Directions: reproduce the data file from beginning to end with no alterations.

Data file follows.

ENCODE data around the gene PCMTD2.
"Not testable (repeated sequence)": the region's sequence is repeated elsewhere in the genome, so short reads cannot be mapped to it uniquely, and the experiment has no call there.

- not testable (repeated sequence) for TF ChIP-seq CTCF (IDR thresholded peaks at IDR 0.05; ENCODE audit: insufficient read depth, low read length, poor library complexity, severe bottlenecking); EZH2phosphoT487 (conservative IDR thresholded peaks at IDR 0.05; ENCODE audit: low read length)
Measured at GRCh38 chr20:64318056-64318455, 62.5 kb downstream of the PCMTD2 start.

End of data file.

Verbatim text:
ENCODE data around the gene PCMTD2.
"Not testable (repeated sequence)": the region's sequence is repeated elsewhere in the genome, so short reads cannot be mapped to it uniquely, and the experiment has no call there.

- not testable (repeated sequence) for TF ChIP-seq CTCF (IDR thresholded peaks at IDR 0.05; ENCODE audit: insufficient read depth, low read length, poor library complexity, severe bottlenecking); EZH2phosphoT487 (conservative IDR thresholded peaks at IDR 0.05; ENCODE audit: low read length)
Measured at GRCh38 chr20:64318056-64318455, 62.5 kb downstream of the PCMTD2 start.